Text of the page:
Britain's David Cameron and US President Barack Obama have no doubt Syria's President Bashar al-Assad used chemical weapons against his own people.
"Both leaders agreed that all the information available confirmed a chemical weapons attack had taken place, noting that even the Iranian President and Syrian regime had conceded this," Downing Street said after the two leaders spoke on the phone on Tuesday night.
"They both agreed they were in no doubt that the Assad regime was responsible," it added in a statement.
The prime minister's office said the evidence clearly indicated Assad's forces had carried out a chemical weapons attack in the Damascus suburbs last week thought to have killed hundreds of people.
"Regime forces were carrying out a military operation to regain that area from the opposition at the time; and there is no evidence that the opposition has the capability to deliver such a chemical weapons attack," it said.
"The PM confirmed that the government had not yet taken a decision on the specific nature of our response, but that it would be legal and specific to the chemical weapons attack."
The statement came as Cameron prepared to chair a meeting of Britain's National Security Council later on Wednesday.
The prime minister's office calls his talks with Obama "an opportunity for the PM to hear the latest US thinking on the issue and to set out the options being considered by the government".
Also on Wednesday, a team of United Nations inspectors left their Damascus hotel and headed to the scene of an alleged chemical weapons strike, a Reuters witness said.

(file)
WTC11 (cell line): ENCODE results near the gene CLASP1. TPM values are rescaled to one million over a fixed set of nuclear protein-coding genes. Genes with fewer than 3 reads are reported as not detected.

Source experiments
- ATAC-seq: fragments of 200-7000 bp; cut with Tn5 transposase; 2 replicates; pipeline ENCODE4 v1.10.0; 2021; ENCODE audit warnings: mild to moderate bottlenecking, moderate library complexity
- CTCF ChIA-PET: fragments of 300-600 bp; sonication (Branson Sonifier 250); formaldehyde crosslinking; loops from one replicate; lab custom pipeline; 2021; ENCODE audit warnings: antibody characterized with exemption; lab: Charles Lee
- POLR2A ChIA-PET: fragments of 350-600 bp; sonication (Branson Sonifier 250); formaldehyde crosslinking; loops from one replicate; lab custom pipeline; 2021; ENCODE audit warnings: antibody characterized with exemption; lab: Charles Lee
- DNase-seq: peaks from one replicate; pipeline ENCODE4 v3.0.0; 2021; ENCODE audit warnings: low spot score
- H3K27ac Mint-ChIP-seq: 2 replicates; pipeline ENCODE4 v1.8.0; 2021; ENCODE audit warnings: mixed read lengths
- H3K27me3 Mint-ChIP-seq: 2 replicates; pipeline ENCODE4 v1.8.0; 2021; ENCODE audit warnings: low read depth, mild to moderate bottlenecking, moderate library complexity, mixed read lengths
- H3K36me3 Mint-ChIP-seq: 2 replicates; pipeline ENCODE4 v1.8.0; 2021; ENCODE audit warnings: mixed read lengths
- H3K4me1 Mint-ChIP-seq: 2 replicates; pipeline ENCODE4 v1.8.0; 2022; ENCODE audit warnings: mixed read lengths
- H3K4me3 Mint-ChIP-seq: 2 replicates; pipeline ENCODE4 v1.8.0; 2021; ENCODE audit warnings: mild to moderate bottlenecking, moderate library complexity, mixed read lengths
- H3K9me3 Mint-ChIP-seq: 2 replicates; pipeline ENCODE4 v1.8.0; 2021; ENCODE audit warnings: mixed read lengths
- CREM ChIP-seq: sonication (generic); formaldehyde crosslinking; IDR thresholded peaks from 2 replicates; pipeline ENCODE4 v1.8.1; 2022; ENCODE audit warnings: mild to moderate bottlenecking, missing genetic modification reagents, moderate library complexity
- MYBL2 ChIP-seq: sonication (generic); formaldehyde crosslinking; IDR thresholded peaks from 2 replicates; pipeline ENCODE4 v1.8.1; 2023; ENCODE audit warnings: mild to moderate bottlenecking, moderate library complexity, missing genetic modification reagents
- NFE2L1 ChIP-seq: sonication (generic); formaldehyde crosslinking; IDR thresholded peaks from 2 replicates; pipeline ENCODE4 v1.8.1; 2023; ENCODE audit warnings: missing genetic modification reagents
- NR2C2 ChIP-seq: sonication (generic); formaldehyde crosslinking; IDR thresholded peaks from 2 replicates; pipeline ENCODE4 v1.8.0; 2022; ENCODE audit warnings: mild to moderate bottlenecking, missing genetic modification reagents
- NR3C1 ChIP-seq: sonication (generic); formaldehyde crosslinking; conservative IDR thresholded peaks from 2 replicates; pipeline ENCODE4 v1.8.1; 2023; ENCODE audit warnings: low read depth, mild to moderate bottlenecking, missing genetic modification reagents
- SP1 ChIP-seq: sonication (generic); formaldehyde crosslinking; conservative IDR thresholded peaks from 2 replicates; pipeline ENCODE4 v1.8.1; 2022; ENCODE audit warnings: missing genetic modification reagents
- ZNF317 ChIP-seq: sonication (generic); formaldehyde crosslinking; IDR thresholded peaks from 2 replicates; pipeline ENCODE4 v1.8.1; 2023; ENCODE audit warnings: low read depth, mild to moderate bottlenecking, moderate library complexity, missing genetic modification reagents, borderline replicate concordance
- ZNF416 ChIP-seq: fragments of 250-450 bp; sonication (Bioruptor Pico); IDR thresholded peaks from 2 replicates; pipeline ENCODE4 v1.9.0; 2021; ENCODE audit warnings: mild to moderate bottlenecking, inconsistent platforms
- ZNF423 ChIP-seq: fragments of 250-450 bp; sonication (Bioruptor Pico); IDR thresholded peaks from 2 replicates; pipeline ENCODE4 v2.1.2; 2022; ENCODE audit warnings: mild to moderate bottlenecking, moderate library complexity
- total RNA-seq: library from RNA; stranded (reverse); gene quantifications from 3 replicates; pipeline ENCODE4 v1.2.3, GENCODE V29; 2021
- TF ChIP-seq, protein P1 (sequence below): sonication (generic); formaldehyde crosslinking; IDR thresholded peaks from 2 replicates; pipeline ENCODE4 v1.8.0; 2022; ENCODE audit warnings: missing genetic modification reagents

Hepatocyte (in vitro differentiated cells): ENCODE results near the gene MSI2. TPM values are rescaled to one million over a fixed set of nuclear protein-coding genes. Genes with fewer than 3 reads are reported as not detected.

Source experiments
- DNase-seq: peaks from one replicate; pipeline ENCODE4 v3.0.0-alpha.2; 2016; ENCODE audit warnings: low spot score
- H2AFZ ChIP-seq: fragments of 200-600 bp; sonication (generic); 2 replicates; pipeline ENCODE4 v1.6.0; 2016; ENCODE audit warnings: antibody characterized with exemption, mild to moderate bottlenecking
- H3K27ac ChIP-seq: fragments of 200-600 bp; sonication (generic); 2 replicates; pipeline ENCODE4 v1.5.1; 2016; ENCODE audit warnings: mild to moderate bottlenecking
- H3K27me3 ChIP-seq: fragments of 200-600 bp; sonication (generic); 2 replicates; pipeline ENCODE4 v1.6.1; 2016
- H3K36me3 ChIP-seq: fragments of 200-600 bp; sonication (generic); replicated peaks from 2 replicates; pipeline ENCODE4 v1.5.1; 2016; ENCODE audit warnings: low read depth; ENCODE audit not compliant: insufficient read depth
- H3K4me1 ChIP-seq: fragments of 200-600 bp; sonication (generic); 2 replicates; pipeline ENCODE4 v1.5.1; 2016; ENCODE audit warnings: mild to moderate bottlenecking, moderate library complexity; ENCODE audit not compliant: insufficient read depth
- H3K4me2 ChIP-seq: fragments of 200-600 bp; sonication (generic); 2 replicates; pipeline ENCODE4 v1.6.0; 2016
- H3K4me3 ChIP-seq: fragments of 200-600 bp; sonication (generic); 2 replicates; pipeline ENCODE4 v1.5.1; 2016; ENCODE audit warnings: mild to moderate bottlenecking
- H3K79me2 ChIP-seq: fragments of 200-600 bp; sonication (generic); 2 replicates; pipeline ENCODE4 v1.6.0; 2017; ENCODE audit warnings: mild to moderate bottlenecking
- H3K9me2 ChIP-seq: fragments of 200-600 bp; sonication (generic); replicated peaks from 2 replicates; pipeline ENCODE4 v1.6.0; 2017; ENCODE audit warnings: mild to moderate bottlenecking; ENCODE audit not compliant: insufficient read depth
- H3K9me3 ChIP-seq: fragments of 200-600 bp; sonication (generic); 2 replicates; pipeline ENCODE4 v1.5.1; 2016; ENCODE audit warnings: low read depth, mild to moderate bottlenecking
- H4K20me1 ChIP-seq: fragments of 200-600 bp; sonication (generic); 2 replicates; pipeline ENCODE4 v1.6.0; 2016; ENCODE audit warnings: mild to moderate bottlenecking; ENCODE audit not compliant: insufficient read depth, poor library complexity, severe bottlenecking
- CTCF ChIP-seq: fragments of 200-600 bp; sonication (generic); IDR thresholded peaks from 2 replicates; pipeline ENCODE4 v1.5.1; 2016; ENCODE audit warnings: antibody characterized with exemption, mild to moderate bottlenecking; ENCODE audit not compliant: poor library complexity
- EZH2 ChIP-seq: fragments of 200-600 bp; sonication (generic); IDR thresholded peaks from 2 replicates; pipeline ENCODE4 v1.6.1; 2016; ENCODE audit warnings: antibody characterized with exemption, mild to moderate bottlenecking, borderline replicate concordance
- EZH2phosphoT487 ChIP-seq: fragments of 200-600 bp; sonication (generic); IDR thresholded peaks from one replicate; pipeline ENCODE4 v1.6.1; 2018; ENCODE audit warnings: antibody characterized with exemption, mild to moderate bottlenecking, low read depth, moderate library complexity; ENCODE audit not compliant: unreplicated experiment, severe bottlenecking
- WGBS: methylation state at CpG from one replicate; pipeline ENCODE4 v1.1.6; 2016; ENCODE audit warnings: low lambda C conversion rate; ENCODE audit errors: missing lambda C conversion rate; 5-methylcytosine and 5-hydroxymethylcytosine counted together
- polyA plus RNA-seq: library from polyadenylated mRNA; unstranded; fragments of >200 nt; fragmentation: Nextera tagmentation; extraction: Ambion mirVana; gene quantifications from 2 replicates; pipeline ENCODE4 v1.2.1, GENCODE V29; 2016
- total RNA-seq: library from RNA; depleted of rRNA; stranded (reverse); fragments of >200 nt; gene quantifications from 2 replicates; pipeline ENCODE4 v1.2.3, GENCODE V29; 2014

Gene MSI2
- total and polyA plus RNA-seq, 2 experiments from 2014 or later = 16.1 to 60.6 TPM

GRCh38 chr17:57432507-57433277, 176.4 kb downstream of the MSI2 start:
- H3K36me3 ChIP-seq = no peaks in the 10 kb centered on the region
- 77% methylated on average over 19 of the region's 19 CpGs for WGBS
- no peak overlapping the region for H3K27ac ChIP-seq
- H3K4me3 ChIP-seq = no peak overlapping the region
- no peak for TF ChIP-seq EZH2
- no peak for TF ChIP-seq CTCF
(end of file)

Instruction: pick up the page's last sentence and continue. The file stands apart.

'Volcano of Revenge' invasion
Meanwhile, an al-Qaeda affiliate threatened a "Volcano of Revenge" invasion against Syrian government security and military targets in retaliation for a suspected poison attack near Damascus, the SITE Monitoring Group reported late on Tuesday.
A branch of the Islamic State in Iraq and the Levant said in a statement it would punish Syria for a series of massacres, including last week's alleged chemical weapons attack, after meeting eight Syrian factions.
Opponents of Assad said his forces used rockets loaded with poison gas in the middle of a fierce offensive on the Damascus outskirts, with activists putting the death toll between 500 and more than 1 000. Assad denies the charges.
"The meeting factions decided to carry out the 'Volcano of Revenge' invasion in response to the regime's massacres against our people in Eastern Ghouta, the last of which was the chemical weapons massacre," SITE quoted the statement, dated August 26, as saying.
"They have decided to strike the main joints of the regime in imprisoned Damascus, including security branches, support and supply points, training centres, and infrastructure," it said.
Syria's government denies any role in the attack and blames rebels. – Reuters, AFP